I am still contemplating what to do. I am probably going to file a report on the officer for making a false arrest report. I doubt it will do much good, as I know all too well from reading your site and others how these cover-ups happen. It’s sad that so many law enforcement officers are unwilling to follow the law themselves, and I see how these railroad jobs happen. Like Reed Seligmann, the Duke lacrosse player, expressed the other day: I had the means and wherewithal to take care of this. What happens to those defendants who are not so situated? Furthermore, how are defendants not, as a matter of course, entitled to copies of any videotape filmed at a crime scene by either the police or their agents? Perhaps there should be a presumption that missing videos would have proven what the defendant claims they prove…perhaps that would make some of these videotapes survive.

Having read your site for some time, it was ironic that this happened to me. I am happy to be able to share my experience with you and hope that it, in some small way, contributes to your work.

He added the following in a subsequent email:

By the way, that night the police issued something like 87 Class C Misdemeanor gambling tickets, 2 Class B of some sort, and a Class A.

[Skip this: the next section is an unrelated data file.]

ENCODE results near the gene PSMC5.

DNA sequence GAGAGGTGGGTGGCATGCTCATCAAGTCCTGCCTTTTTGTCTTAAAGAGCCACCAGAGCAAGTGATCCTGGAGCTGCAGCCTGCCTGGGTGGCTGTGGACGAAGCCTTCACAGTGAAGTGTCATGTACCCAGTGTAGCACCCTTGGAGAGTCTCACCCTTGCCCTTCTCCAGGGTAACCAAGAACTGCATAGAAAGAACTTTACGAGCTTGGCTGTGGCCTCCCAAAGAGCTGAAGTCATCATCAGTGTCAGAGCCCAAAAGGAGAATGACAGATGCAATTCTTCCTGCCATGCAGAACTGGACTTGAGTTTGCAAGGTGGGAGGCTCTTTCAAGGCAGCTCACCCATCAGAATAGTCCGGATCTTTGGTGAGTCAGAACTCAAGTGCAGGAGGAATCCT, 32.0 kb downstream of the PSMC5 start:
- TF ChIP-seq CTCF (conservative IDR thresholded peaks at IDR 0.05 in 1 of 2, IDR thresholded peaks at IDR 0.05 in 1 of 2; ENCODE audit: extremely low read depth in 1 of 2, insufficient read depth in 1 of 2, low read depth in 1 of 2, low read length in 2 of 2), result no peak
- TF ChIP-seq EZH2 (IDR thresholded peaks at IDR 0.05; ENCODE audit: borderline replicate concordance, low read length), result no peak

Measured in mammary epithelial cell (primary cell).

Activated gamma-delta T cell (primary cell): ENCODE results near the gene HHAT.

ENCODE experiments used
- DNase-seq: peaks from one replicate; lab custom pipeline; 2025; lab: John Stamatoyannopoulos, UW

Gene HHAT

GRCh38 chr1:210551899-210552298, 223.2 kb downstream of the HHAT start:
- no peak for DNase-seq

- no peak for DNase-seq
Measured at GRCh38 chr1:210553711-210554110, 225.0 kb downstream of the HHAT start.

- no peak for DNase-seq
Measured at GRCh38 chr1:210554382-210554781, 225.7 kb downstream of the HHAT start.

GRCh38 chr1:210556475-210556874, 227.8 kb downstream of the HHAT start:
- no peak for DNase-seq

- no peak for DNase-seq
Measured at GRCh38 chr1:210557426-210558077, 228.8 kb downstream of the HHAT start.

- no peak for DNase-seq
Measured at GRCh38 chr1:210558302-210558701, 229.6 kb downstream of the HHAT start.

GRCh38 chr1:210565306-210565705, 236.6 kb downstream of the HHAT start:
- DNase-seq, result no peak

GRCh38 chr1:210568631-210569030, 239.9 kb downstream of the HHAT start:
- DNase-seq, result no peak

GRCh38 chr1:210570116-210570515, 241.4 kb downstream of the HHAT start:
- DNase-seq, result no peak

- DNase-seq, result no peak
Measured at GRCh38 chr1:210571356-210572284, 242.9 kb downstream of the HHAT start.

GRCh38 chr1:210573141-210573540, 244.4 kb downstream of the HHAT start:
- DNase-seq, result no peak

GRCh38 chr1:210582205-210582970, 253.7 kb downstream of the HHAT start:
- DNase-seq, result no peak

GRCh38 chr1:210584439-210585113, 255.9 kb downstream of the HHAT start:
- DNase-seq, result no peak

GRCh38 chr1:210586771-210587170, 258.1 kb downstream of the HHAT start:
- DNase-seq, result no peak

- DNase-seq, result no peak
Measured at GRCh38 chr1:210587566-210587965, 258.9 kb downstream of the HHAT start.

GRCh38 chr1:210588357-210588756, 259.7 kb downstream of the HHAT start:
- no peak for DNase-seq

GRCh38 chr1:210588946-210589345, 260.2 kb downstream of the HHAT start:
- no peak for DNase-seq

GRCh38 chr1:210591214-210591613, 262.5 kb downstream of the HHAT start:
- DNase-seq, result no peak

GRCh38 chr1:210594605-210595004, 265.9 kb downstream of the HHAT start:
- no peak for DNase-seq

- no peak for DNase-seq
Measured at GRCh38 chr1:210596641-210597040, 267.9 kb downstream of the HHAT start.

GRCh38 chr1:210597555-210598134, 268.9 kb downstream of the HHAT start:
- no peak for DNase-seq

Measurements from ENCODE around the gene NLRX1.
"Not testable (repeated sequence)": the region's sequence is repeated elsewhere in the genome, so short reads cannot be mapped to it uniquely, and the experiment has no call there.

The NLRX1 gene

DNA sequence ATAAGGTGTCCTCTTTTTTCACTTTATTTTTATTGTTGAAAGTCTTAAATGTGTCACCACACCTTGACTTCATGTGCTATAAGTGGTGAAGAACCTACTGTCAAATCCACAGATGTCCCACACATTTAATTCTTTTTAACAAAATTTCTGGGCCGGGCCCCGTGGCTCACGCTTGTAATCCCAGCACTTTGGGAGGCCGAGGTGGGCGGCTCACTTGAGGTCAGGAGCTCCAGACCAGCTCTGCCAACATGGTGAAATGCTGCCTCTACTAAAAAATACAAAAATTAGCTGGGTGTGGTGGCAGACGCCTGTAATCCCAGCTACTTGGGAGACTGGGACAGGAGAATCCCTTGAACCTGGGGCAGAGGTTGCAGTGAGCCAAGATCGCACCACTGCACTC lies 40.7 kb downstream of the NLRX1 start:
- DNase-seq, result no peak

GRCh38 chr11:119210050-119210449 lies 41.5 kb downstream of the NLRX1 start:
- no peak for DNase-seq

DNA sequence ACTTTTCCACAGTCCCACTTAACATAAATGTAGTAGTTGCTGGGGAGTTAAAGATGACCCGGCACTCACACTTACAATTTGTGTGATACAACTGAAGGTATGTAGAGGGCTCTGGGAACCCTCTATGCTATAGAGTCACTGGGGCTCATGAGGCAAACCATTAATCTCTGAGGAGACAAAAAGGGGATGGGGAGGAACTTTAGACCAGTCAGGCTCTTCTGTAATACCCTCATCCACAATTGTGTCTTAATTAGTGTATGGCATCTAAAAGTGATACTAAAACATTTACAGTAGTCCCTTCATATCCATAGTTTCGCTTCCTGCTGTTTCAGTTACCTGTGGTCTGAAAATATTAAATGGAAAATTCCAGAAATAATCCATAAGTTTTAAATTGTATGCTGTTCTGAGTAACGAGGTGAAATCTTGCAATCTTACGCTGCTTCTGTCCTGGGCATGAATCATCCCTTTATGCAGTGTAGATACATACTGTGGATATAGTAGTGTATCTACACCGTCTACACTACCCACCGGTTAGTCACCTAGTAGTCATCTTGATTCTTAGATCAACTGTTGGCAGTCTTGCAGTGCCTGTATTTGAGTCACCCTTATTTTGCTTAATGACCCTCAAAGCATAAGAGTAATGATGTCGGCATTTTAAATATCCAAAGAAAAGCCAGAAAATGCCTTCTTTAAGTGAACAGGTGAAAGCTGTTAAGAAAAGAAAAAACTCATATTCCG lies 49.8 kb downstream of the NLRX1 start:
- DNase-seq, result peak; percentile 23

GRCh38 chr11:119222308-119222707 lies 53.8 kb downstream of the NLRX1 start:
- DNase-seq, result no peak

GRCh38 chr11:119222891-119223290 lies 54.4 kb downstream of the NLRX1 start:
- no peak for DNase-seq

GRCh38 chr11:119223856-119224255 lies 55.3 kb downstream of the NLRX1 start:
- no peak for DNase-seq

What’s baffling is that with 15 SWAT guys, Dallas police, Dallas Code Enforcement, etc., there were probably 30-40 officers at the raid on a Saturday night, probably being paid overtime.

That’s a hell of a lot of overtime to pay to nab misdemeanors with very small maximum fines, most of which were never collected as, according to my attorney, each and every person who requested a jury trial had their charges dismissed.

I’ll bet it would’ve made great TV, though.

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One Response to “Tales of a Dallas Poker Raid”

  1. #1 |  Overlawyered | 

    April 24 roundup

    Update: Jarek Molski’s appeal of his “vexatious litigant” status [On Point] Watch what you say dept.: Beaumont plaintiffs’ lawyers subpoena newspaper. [Beaumont Enterprise; Southeast Texas Record; Houston Chronicle] “New York’s Most Obnoxious Lawyer.” …